Broker tips: EasyJet, Cake Box, Weir Group
EasyJet will be the UK airline worst affected by the coronavirus outbreak, HSBC analysts said as they kept their 'buy' rating on the London-listed carriers.
HSBC ran three scenarios for European airlines in 2020 following trading warnings and sharp share falls caused by the COVID-19 coronavirus.
The analysts' base case is for 2.5 point falls in load factors and yields from its previous estimates. High- and low-impact scenarios envisage 3.5% and 1.5% cuts to loads and yields respectively. But all the airlines covered will survive while others fail, creating opportunities for those left, HSBC said.
"This is serious," the analysts wrote in a note to clients. "Since COVID-19 spread to Europe, demand for air travel in Europe has weakened broadly. European airlines, which were sanguine about the potential impact of the virus when it was an Asian phenomenon, are now taking radical action, cutting capacity and implementing short-term operating and capital costs."
EasyJet will come off worst from the crisis because of its strong market position in Milan in northern Italy, the worst-affected region outside Asia. HSBC cut its estimate for earnings before interest and tax by 57% and reduced its share price target to £15 from £18.
But the analysts, led by Andrew Lobbenberg, kept their 'buy' rating on easyJet based partly on potential consolidation of carriers and tour operators and a renegotiation of its royalty agreement with founder Stelios Haji-Ioannou.
Analysts at Liberum initiated coverage on bakery chain Cake Box on Tuesday, hitting the group with a 250p target price and a 'buy' rating.
Liberum said Cake Box benefits from being fully franchised, providing it with a capital-light rollout model that will earn it double rates of growth every year for "at least the next five".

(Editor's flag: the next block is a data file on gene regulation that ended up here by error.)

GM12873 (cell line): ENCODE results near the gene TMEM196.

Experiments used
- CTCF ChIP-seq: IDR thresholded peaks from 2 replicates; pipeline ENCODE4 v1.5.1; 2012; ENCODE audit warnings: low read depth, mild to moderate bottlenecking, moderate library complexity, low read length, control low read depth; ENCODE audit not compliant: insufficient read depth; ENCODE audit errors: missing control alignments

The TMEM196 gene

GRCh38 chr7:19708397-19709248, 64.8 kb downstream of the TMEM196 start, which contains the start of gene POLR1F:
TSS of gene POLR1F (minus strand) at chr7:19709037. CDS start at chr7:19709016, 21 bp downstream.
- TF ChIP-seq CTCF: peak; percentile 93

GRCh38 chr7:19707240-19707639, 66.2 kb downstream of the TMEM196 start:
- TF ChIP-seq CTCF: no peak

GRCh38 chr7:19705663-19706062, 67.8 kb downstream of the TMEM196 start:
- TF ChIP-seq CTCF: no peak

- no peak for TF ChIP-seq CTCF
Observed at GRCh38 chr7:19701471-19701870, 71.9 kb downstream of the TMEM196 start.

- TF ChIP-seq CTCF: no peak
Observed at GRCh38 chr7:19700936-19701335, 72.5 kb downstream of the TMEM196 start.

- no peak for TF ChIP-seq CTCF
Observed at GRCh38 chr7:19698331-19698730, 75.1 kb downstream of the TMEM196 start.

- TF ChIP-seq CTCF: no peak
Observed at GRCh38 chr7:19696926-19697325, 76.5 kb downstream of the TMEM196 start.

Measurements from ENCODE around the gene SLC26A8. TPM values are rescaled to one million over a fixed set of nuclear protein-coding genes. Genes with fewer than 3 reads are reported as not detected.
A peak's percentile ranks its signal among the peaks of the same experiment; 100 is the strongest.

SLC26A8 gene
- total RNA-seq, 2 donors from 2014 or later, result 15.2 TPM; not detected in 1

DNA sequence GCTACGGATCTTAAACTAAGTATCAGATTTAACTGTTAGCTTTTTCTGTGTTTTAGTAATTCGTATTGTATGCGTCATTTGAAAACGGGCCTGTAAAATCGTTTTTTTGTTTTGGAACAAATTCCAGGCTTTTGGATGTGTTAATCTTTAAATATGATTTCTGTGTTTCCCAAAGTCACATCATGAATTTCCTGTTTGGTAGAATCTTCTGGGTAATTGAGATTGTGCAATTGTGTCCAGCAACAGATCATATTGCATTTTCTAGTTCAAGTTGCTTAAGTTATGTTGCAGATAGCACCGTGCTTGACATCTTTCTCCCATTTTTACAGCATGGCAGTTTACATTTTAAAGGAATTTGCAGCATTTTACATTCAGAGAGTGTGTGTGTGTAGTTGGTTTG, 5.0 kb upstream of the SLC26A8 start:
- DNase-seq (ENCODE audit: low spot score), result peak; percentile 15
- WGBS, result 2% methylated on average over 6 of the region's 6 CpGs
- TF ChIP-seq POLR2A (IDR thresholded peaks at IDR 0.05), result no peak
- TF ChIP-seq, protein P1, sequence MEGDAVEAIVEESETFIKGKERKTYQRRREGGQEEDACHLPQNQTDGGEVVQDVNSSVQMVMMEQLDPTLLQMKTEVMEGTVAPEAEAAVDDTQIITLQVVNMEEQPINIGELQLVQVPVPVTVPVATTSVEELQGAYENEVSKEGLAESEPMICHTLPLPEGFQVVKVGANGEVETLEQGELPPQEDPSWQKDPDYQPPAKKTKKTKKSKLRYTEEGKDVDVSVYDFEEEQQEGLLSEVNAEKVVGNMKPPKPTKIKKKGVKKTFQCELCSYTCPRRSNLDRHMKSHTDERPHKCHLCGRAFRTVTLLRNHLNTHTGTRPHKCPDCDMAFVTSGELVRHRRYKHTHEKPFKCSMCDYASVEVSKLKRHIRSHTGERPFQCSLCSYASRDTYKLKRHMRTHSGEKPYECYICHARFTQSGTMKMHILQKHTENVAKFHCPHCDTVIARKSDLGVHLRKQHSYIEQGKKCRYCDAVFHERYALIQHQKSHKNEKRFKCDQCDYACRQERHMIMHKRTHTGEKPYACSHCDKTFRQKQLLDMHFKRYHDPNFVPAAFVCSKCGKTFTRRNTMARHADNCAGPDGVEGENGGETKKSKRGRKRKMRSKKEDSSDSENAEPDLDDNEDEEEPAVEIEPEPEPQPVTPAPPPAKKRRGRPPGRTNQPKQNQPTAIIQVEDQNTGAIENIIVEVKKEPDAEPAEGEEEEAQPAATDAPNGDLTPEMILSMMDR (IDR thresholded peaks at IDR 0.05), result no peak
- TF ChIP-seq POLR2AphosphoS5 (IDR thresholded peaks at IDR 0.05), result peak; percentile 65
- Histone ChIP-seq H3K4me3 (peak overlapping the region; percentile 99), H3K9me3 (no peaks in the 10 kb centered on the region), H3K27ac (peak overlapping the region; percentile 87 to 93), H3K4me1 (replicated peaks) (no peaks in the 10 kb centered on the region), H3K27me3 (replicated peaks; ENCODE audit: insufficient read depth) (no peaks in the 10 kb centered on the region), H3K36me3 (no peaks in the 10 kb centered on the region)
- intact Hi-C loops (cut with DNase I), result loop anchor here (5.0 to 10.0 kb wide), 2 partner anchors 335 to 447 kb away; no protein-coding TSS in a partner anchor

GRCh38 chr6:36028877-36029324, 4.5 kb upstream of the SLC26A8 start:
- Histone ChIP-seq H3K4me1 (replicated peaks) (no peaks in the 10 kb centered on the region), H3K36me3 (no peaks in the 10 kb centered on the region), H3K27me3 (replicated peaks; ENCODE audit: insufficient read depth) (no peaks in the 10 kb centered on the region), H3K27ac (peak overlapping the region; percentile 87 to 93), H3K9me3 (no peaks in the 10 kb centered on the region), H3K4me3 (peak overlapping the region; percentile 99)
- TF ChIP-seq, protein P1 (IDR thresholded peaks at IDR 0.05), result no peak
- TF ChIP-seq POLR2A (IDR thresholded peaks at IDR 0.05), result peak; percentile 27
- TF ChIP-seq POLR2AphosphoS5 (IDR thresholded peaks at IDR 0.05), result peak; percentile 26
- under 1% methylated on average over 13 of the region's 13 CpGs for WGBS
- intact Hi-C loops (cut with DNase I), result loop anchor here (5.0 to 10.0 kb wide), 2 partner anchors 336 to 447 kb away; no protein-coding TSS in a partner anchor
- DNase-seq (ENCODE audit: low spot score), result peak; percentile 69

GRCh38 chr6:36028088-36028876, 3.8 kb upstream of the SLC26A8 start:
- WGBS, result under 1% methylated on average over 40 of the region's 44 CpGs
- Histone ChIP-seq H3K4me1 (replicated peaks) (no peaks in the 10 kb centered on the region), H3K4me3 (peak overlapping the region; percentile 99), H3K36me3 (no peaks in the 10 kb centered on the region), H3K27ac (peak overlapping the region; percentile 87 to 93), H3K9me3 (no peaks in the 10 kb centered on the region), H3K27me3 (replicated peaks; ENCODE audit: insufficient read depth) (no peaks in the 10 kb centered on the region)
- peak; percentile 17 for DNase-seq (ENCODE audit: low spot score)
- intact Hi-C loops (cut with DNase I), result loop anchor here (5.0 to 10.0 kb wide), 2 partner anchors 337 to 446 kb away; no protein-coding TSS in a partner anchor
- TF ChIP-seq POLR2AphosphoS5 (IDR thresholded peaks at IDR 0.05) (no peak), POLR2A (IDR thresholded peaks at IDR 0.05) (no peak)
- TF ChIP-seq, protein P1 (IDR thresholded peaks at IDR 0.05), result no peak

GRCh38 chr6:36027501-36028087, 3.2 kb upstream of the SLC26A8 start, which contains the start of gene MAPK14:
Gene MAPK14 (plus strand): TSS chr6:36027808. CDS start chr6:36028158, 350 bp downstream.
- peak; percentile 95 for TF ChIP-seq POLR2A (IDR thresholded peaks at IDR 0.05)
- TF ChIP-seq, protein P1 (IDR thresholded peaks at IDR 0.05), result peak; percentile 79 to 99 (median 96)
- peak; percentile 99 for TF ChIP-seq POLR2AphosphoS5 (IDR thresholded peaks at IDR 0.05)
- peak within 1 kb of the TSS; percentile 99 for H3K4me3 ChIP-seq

Wayne Brown and his team of analysts said Liberum, which was led by its founders and has a proven track-record of expansion, was also blessed with a scalable model and infrastructure able to accommodate a tripling of its estate.
"Cake Box benefits from high growth, which is all funded by its franchisees. A strong working capital profile and limited need for capex means the group generates a ROCE >60% and earns more cash than it needs," said Liberum.
Liberum also said that limited competition and being the only national operator of scale gave Cake Box a "strong market position".
"While barriers to entry are low, we see brand awareness rising from continued expansion. We see numerous positive catalysts from new product adjacencies, routes to market, and channels over time," added the analysts.
"The current valuation does not reflect the quality of the business."
Analysts at ShoreCap raised their recommendation for shares of Weir Group from 'sell' to 'hold' following the company's announcement that it was looking to divest its Oil and Gas unit.
In a research note sent to clients, they said: "Given our concerns over the cyclicality of O&G and now managements addressing the issue with the 'intention to maximise value', we believe now taking a long-term/neutral view is justified."
They also revised their target price for the shares from 1,320.0p to 1,500.0p, using a range for the shares' price-to-earnings ratio of 14.5-16.5 based on their estimates for the company's adjusted 2021 earnings per share.
That included a 10% mark down of its 2020 EPS estimates for the group from 93.9p to 84.1p given the "more challenging O&G market than previously expected", including the impact of the COVID'-19 virus, whereas Weir's guidance had assumed that "underlying demand does not change".
"The O&G tangible asset value of £435m provides a starting point for valuation of the business, but we note that this is based current market conditions," they added.
"Given the current limited visibility in O&G, we expect Weir to follow a medium to long-term disposal plan awaiting improvement in market conditions for the business, thus likely to deliver an acceptable valuation to facilitate the Group’s future development and deleverage."